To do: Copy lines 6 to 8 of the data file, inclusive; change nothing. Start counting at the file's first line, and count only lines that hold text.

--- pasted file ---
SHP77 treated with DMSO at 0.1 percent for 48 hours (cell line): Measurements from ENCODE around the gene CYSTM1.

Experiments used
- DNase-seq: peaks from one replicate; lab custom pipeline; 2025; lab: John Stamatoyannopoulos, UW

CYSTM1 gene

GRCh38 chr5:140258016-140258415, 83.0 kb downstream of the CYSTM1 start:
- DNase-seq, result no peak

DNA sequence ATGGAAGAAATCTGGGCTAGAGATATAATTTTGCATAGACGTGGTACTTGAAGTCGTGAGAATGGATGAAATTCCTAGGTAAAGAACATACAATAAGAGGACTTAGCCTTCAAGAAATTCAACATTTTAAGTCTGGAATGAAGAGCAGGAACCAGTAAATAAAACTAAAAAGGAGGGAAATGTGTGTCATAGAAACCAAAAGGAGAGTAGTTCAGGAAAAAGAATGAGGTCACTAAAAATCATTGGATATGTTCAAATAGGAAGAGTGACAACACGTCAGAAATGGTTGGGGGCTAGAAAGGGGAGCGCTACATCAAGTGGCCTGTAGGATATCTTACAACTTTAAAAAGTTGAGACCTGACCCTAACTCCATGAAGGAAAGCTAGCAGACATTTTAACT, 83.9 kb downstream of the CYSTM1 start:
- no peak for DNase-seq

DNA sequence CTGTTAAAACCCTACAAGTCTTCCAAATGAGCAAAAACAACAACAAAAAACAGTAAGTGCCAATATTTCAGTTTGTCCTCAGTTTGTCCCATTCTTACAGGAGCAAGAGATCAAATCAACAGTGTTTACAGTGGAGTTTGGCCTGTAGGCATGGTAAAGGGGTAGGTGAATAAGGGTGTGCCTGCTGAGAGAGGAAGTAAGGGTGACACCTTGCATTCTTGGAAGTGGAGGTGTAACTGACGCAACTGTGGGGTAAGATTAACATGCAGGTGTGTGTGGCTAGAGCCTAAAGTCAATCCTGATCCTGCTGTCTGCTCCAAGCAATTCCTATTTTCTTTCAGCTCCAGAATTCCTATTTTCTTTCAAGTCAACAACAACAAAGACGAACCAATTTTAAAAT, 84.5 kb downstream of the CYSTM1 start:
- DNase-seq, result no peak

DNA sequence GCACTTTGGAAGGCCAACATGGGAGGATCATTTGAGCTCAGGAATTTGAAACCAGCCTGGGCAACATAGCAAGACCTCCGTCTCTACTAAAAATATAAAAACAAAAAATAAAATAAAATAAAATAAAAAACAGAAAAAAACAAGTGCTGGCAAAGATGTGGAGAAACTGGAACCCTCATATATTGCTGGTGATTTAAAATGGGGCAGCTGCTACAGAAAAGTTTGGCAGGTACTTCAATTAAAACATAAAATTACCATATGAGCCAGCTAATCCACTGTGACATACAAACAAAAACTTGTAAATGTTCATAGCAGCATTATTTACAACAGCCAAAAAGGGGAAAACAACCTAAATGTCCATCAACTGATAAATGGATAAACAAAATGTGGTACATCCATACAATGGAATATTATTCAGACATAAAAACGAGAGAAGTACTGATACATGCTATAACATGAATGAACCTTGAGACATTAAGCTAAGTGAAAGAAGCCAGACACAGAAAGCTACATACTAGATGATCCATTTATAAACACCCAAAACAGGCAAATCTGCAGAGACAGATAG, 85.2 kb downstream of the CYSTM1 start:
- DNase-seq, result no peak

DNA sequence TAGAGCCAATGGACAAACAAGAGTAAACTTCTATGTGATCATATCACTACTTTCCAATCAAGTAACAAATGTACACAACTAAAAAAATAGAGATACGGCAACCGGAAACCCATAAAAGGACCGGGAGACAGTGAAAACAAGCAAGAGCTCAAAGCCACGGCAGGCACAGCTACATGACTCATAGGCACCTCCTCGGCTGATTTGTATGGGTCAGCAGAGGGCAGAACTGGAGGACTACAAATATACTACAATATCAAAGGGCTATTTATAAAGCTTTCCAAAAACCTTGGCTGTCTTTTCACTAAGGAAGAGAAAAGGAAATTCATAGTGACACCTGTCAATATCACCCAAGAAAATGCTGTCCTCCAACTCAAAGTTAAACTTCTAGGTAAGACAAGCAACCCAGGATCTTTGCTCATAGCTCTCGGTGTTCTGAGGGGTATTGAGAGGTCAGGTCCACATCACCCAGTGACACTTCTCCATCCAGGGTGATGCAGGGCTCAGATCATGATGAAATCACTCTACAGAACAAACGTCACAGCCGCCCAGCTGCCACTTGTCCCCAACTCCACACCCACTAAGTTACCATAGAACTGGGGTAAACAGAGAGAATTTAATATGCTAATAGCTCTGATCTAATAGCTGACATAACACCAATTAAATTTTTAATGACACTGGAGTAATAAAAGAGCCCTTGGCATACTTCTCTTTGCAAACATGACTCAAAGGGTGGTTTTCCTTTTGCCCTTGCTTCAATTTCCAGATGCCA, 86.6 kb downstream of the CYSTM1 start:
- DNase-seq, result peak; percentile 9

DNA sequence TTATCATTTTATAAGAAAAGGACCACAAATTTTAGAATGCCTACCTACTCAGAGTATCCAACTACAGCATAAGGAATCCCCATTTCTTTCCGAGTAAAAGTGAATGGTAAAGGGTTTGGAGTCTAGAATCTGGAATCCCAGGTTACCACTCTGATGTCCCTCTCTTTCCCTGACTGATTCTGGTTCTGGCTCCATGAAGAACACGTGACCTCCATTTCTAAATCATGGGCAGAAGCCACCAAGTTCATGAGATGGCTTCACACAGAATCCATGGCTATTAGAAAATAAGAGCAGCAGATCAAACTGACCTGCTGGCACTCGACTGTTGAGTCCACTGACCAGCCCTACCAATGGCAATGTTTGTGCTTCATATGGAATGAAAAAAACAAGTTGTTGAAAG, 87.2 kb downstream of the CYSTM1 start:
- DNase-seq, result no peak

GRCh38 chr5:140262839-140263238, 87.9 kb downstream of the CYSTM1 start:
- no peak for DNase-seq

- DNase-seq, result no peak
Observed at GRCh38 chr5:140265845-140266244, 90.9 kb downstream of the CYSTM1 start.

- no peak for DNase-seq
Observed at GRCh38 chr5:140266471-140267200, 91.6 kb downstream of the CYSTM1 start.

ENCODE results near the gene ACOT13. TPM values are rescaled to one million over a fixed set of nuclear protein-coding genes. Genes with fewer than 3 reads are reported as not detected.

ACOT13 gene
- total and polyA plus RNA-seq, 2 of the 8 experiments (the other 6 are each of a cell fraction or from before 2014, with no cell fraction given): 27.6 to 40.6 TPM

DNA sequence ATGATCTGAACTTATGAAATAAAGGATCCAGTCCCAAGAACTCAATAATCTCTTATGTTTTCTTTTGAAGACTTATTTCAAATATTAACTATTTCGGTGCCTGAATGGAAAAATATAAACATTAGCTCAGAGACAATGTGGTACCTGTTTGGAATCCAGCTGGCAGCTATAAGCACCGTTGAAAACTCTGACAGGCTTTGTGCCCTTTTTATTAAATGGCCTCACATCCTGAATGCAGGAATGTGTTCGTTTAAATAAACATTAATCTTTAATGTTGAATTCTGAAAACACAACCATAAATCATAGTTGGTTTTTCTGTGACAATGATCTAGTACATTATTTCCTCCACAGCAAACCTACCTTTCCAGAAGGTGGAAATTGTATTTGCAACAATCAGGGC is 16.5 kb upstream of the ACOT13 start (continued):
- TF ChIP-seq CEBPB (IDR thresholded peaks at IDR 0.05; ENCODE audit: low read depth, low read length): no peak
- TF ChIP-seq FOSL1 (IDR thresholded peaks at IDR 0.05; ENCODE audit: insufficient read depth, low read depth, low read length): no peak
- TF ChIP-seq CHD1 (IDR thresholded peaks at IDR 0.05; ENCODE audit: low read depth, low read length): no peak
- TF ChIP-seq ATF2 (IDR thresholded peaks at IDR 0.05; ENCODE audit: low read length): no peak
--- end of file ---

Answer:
- DNase-seq, result no peak

DNA sequence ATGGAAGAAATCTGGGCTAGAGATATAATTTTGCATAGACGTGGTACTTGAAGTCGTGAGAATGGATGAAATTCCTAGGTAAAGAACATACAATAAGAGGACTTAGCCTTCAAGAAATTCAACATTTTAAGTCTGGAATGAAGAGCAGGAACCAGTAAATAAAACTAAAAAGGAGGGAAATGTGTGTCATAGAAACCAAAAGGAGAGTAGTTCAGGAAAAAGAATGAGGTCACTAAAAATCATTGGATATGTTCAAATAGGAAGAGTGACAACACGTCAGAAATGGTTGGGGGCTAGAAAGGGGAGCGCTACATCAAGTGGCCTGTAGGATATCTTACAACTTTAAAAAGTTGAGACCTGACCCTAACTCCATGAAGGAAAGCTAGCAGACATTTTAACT, 83.9 kb downstream of the CYSTM1 start:
- no peak for DNase-seq